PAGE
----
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    ABSTRACT: Objectives: To explore the potential of infrared spectroscopy for the diagnosis of inflammatory periodontal diseases based on analysis of multiple tissue inflammation indices in vivo and gingival crevicular fluid (GCF) molecular fingerprinting. Methods: Near infrared (NIR) spectra and GCF samples were taken from 60 patients with moderate to severe periodontitis. NIR spectra were obtained, processed and evaluated using a portable optical, near infrared spectrometer. A modified BeerLambert unmixing model that incorporates a nonparametric scattering loss function was used to determine the relative contribution of each inflammatory component to the overall spectrum. Mid-infrared (MIR) spectra of GCF samples were recorded with a commercial spectrometer and analyzed with a multivariate - linear discriminant analysis (LDA), for the differentiation of the inflammatory groups (gingivitis and periodontitis) and normal control groups. Results: Complex inflammatory profiles of periodontal tissues were generated by the analysis of NIR spectra of periodontal tissues. Tissue oxygenation at periodontitis sites was significantly decreased (p < 0.05) compared to sites with gingivitis and healthy controls. In addition, sites of periodontitis had a significantly higher tissue water content compared to healthy sites. Meanwhile, by extracting the embedding bio-molecular information in the MIR spectra of GCF, LDA classification reached 100% accuracy for the training set and 93.1% for the validation set in diagnosing periodontitis. This was impressively based on only four selected spectral signatures, mainly from proteins and DNA in the GCF samples collected cross-sectionally. Conclusion: Our data indicate that each technique complements the other and both reveal different molecular and biochemical information associated with relevant pathological changes in periodontitis that can eventually be employed for the diagnosis of periodontitis. (This study was generously supported by NSERC and CIHR, Canada [312901-2005]; and by the National Institute for Dental and Craniofacial Research, USA [R21DE017160])
    IADR General Session 2009; 04/2009
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    ABSTRACT: Visible, near-infrared (optical) spectroscopy can be used to measure regional tissue hemodynamics and edema and therefore may represent an ideal tool with which to study periodontal inflammation in a noninvasive manner. The study objective was to evaluate the ability of optical spectroscopy to determine simultaneously multiple inflammatory indices (tissue oxygenation, total tissue hemoglobin, deoxyhemoglobin, oxygenated hemoglobin and tissue edema) in periodontal tissues in vivo. Spectra were obtained, processed and evaluated from healthy, gingivitis and periodontitis sites (n = 133) using a portable optical, near-infrared spectrometer. A modified Beer-Lambert unmixing model that incorporates a nonparametric scattering loss function was used to determine the relative contribution of each inflammatory component to the overall spectrum. Optical spectroscopy was harnessed to generate complex inflammatory profiles of periodontal tissues. Tissue oxygenation at periodontitis sites was significantly decreased (p < 0.05) compared to sites with gingivitis and healthy controls. This was largely the result of an increase in deoxyhemoglobin in the periodontitis sites compared with healthy (p < 0.01) and gingivitis (p = 0.05) sites. Tissue water content per se showed no significant difference between the sites, but a water index associated with tissue electrolyte levels and temperature differed significantly between periodontitis sites and both healthy and gingivitis sites (p < 0.03). This study established that optical spectroscopy can simultaneously determine multiple inflammatory indices directly in the periodontal tissues in vivo. Visible, near-infrared spectroscopy has the potential to be developed into a simple, reagent-free, user-friendly, chairside, site-specific, diagnostic and prognostic test for periodontitis.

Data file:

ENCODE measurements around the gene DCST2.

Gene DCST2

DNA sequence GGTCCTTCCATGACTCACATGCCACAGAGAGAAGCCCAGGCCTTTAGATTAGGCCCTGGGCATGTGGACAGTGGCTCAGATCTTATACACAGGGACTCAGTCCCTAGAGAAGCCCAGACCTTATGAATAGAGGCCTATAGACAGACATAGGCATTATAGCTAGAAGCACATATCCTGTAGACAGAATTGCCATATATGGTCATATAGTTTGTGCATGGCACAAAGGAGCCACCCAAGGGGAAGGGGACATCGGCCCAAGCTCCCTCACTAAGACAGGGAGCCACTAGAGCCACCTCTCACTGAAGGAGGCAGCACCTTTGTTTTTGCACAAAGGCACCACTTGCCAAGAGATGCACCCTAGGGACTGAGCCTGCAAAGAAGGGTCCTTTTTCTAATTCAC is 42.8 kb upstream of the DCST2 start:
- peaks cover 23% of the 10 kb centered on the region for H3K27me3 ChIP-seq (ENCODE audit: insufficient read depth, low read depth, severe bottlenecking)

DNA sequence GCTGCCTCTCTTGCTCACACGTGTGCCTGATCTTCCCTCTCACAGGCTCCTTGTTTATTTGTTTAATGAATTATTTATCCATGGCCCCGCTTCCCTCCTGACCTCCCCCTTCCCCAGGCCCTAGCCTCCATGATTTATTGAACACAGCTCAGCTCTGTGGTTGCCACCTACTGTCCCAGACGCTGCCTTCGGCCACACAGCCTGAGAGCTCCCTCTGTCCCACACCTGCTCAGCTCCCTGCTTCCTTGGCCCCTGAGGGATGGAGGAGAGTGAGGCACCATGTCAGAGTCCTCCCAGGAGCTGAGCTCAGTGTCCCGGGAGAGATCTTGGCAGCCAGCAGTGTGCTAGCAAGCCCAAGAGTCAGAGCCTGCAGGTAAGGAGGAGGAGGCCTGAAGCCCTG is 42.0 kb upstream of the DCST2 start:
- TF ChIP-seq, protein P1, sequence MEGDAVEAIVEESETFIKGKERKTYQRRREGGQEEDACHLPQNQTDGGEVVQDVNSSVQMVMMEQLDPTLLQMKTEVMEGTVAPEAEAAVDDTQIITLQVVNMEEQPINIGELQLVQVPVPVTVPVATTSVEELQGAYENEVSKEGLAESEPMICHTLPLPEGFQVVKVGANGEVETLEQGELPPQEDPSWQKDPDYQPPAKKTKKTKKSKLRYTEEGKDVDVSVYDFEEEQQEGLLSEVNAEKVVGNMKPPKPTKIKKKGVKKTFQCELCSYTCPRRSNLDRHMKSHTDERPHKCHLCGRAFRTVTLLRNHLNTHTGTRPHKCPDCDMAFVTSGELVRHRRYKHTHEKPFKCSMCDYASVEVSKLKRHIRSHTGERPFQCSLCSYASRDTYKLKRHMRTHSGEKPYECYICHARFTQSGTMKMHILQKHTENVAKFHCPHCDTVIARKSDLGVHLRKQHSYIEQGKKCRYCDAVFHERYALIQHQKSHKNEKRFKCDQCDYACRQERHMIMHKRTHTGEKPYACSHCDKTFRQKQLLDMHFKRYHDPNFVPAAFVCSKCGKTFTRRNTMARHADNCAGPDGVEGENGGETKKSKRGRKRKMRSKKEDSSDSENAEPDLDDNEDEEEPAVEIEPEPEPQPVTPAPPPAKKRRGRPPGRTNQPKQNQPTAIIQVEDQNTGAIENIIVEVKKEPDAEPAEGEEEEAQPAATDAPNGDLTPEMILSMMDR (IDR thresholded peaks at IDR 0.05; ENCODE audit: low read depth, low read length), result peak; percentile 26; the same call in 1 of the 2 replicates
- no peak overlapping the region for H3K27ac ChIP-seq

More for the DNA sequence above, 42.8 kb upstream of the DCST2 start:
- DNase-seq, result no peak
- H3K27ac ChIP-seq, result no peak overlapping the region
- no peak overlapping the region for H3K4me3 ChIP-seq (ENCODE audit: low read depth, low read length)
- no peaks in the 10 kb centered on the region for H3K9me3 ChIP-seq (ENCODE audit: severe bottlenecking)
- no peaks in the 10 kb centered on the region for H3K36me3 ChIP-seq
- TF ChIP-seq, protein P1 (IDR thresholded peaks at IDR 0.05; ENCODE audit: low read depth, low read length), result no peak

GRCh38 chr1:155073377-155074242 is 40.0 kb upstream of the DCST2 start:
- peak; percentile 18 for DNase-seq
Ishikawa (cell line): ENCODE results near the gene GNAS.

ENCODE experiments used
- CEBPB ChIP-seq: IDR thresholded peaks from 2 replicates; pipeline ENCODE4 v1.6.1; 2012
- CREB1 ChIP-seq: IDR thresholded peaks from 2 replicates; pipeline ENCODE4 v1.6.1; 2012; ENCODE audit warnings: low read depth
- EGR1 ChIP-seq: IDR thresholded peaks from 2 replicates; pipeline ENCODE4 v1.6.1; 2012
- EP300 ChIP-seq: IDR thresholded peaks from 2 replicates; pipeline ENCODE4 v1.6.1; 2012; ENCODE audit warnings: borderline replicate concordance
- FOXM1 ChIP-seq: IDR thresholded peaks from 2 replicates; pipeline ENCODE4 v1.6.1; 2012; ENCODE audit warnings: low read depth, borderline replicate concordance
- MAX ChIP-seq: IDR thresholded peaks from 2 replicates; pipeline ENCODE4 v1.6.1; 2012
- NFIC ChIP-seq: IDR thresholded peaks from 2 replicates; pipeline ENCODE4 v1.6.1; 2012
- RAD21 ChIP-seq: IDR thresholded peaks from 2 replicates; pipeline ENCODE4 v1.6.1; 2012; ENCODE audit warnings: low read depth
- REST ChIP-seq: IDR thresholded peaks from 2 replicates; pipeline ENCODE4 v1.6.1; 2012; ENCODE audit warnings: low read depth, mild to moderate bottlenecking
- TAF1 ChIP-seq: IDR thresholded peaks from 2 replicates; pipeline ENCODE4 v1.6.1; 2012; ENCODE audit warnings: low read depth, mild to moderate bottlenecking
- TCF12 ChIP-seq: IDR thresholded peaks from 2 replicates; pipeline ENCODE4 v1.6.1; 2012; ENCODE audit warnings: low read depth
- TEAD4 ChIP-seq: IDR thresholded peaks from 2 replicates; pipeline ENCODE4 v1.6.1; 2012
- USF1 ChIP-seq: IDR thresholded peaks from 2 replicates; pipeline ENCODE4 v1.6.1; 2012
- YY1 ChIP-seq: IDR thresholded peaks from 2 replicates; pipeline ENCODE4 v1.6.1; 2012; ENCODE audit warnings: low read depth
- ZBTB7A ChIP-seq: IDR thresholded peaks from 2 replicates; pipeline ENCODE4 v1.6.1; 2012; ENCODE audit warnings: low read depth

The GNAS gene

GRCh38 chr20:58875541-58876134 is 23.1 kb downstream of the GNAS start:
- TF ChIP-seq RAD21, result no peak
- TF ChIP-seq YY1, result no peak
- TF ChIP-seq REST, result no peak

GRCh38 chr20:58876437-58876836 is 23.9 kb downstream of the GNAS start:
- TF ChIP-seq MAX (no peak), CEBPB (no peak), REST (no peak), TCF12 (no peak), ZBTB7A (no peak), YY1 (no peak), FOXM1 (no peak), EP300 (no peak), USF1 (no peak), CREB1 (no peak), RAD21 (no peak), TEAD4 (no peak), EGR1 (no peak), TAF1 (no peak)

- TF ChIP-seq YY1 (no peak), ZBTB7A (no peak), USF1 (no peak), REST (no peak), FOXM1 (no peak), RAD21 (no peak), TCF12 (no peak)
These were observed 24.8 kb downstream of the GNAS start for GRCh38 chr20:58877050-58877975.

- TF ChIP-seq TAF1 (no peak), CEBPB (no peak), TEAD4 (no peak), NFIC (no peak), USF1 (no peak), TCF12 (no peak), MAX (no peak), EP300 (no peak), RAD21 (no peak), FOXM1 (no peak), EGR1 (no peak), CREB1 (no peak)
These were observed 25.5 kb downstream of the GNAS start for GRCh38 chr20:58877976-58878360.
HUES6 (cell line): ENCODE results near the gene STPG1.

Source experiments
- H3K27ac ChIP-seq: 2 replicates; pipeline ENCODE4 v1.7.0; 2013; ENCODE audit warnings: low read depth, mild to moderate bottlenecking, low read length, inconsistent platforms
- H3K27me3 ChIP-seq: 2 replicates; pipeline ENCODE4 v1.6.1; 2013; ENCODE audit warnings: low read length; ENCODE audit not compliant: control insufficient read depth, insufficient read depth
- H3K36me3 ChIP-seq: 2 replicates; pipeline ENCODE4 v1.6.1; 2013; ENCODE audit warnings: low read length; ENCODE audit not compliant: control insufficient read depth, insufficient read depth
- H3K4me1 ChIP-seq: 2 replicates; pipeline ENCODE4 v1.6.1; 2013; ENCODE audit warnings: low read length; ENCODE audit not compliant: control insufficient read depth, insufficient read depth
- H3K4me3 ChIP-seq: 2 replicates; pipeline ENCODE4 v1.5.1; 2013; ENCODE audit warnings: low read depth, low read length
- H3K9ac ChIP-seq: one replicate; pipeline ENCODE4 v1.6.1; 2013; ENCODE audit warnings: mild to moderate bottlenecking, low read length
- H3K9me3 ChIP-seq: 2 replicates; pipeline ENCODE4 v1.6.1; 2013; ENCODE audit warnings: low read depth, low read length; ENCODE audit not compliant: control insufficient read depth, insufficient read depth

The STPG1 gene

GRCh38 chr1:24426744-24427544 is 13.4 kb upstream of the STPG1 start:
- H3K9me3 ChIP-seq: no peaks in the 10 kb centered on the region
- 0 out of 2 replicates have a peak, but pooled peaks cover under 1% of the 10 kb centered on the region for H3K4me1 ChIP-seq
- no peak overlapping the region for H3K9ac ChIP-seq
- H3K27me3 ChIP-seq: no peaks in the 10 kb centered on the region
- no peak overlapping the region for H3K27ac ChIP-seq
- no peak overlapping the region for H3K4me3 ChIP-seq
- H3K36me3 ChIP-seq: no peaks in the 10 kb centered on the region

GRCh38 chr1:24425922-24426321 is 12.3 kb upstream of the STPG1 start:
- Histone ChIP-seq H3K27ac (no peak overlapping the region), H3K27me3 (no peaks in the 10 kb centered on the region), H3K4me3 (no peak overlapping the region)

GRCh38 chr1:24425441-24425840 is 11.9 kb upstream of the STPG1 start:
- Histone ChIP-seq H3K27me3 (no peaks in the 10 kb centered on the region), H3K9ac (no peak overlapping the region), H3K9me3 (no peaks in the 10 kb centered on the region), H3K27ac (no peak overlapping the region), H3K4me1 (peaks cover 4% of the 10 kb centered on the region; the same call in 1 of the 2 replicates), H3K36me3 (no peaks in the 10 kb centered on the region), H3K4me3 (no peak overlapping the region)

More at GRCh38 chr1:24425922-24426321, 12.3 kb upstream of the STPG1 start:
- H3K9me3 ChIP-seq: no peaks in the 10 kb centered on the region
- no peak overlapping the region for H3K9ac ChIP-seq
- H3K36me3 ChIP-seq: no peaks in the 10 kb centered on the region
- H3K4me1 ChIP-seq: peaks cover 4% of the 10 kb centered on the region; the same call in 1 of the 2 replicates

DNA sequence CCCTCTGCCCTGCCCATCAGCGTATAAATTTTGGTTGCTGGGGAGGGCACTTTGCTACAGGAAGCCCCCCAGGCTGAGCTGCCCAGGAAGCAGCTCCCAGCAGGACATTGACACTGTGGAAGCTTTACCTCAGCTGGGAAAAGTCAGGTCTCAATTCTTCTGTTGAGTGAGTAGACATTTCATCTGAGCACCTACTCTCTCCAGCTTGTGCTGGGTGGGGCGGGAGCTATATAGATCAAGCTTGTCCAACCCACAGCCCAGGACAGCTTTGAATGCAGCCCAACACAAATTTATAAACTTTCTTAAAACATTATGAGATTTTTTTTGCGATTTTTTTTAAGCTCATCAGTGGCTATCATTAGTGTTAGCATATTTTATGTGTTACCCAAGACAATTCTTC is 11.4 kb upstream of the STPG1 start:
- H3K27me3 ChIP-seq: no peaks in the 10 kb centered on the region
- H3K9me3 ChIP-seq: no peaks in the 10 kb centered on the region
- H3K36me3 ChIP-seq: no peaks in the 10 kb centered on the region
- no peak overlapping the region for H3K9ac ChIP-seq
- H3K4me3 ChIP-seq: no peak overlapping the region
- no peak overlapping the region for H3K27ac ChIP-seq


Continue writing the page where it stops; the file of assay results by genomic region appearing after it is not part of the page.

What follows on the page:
Journal of Periodontal Research 10/2008; 44(1):117-24. · 1.99 Impact Factor
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    ABSTRACT: SPEC,, ;
    10/2007: pages 79 - 103; , ISBN: 9780470283172
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    ABSTRACT: While the conventional approach to assessing both the risk of coronary artery disease and the adequacy of therapy is LDL cholesterol testing, there is compelling evidence to suggest that apolipoprotein B (apoB) is superior to LDL cholesterol for both of these purposes. However, the measurement of apoB requires techniques that can be expensive and difficult to standardize. The aim of this study was, therefore, to develop a new method, based on infrared (IR) spectroscopy, for the routine quantification of apoB in human serum. A total of 366 serum samples were obtained from patients with various disorders. Small volumes (2 microl) of serum specimens were dried to films, and duplicate IR absorption spectra measured. The reference apoB concentrations were determined separately using a standard method, and the proposed IR method was then calibrated using partial least squares (PLS) regression analysis to quantitatively correlate the IR spectra with the reference results. The apoB concentrations predicted from the IR spectra of serum were highly correlated and in excellent agreement with those determined by the reference method. The correlation coefficient (r) for apoB was 0.94, with the standard error between IR-predicted and reference values was 0.10 g/L. In combination with earlier work demonstrating the accurate determination of LDL-C, HDL-C, total cholesterol, and triglycerides from a single infrared spectroscopic measurement, the addition of accurate apoB determination from the same spectrum makes the method very attractive for laboratory use in the routine evaluation of coronary artery disease risk.